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    Legal battle over nearly two billion hryvnia seized from company linked to Russian bookmaker

    Nearly Two Billion Hryvnia in Legal Dispute Over Sanctions Against Russian Bookmaker Affiliate

    Kyiv, February 6, 2024: In a significant legal showdown that has captured the attention of financial and legal analysts alike, nearly two billion hryvnia, equivalent to approximately $54 million, is at the center of a contentious dispute involving the company ROYAL PAY EUROPE. This firm, known for its affiliation with the Russian bookmaker 1xVet, has found itself in a precarious position following sanctions imposed by Ukraine’s National Security and Defense Council in January 2023. These sanctions, part of a broader effort to clamp down on Russian business interests amid ongoing geopolitical tensions, have led to the freezing of assets belonging to ROYAL PAY EUROPE, raising questions about the future of these substantial funds.

    The heart of the matter lies in the ownership of the seized assets. Despite being under sanctions, the funds remain de jure the property of ROYAL PAY EUROPE, classified as seized by Ukrainian authorities. This classification has opened a legal pathway for the company’s owners, identified as Russians holding Cypriot passports, to potentially reclaim their blocked assets.

    In a bold move, ROYAL PAY EUROPE initiated legal action against Ukrainian President Volodymyr Zelensky by filing a lawsuit with the Supreme Court on June 28, 2023. The lawsuit challenges the legality of the sanctions and seeks their annulment. The Supreme Court, through its Cassation Administrative Court panel, has agreed to hear the case, with a critical hearing scheduled for February 14, 2024. The crux of the legal argument hinges on obtaining a decision to “secure the claim,” a legal mechanism that, if granted, would effectively suspend the operation of the Presidential Decree enforcing the sanctions.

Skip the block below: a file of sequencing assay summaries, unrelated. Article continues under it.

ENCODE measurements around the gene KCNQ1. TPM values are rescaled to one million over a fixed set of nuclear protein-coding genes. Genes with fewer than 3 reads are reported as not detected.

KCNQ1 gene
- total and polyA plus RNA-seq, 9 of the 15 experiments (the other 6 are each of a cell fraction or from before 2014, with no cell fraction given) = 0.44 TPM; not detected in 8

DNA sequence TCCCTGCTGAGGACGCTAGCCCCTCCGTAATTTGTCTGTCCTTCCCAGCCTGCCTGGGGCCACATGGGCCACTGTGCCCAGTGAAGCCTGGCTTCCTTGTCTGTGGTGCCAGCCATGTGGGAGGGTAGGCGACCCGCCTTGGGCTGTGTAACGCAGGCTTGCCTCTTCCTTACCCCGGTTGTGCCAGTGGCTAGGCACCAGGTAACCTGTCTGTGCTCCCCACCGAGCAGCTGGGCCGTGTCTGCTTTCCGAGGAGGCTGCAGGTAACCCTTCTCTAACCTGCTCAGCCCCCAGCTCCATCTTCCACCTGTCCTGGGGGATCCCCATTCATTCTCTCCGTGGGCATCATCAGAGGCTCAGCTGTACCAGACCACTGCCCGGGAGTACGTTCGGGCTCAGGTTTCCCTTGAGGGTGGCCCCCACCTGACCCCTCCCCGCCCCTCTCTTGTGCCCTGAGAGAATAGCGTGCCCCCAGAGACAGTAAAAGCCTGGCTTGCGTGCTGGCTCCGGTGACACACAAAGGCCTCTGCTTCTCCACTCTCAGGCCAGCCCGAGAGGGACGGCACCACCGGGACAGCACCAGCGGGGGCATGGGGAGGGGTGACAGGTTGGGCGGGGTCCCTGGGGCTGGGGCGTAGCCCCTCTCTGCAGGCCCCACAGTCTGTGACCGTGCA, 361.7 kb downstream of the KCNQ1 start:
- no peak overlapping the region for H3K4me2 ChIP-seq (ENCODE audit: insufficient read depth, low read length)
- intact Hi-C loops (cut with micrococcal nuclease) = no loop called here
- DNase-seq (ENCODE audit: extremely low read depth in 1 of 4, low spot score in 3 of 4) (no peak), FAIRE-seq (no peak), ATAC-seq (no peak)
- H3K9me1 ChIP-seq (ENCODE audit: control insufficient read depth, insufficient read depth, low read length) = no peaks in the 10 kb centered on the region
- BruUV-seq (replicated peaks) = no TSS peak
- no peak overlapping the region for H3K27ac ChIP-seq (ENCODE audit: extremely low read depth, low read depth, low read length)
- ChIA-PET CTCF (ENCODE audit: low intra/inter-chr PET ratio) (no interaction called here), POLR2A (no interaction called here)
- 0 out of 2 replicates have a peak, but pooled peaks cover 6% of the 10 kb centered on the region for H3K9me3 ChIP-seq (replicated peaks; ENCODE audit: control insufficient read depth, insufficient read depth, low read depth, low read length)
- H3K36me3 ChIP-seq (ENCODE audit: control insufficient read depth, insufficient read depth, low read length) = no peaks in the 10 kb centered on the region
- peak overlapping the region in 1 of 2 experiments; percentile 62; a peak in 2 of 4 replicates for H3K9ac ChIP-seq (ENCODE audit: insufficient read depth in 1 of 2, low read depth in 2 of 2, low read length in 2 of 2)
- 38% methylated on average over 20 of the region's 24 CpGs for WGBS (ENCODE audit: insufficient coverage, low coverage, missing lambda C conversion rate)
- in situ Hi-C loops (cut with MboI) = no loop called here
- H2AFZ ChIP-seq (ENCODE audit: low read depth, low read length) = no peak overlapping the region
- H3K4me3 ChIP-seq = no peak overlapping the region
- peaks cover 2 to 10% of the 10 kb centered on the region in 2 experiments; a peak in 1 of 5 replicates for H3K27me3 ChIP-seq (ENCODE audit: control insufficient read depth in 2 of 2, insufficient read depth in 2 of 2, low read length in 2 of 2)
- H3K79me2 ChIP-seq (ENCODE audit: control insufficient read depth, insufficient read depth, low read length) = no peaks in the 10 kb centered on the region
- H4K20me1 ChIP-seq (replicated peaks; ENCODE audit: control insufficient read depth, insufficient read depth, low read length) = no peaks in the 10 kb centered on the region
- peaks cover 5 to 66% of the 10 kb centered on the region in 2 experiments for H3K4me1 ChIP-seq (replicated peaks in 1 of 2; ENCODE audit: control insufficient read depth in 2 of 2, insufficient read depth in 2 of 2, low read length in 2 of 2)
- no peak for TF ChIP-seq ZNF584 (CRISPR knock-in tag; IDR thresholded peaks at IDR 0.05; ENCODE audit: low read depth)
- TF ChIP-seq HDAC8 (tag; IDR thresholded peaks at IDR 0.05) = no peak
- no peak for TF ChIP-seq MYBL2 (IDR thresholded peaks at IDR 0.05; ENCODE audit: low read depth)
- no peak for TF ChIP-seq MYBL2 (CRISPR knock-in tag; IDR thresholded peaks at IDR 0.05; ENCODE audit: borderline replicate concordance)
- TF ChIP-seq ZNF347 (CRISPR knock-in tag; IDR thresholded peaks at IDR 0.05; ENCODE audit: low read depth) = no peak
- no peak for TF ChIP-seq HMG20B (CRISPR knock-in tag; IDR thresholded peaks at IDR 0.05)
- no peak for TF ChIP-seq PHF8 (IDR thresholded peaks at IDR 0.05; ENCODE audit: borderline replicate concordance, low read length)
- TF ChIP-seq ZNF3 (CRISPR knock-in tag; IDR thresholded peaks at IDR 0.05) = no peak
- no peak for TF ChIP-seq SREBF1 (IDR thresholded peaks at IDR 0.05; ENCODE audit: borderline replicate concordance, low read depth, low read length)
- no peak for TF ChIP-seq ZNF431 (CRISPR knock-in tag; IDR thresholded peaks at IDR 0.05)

Journalist Evgeny Plinsky, in his detailed examination of the case in the article “Two billion at stake. The Ministry of Justice and VAKS are against the Russian gambling business” published on ZN.UA, underscores the potential implications of such a legal maneuver. If ROYAL PAY EUROPE succeeds in its legal challenge, it could petition for the unfreezing of its assets and their transfer from the accounts of the Asset Recovery and Management Agency (ARMA) back to the company’s own accounts. Notably, the company’s Latvian registration suggests that the funds could ultimately be relocated to Latvia, thus circumventing Ukrainian control.

    This legal battle not only highlights the complexities of international sanctions enforcement but also underscores the broader geopolitical dynamics at play. As Plinsky points out, the successful repatriation of the funds would effectively neutralize the impact of the sanctions, placing the substantial sum under Russian control once more. This case serves as a poignant reminder of the intricate interplay between national security interests, international law, and the global financial system.

    As the February 14 hearing approaches, all eyes will be on the Supreme Court’s decision, which has the potential to set a precedent for how sanctions against foreign-owned assets are applied and challenged in Ukraine. The outcome of this legal dispute will undoubtedly have far-reaching implications, not only for the parties involved but also for the international community’s ongoing efforts to regulate and enforce economic sanctions in the face of geopolitical conflicts.

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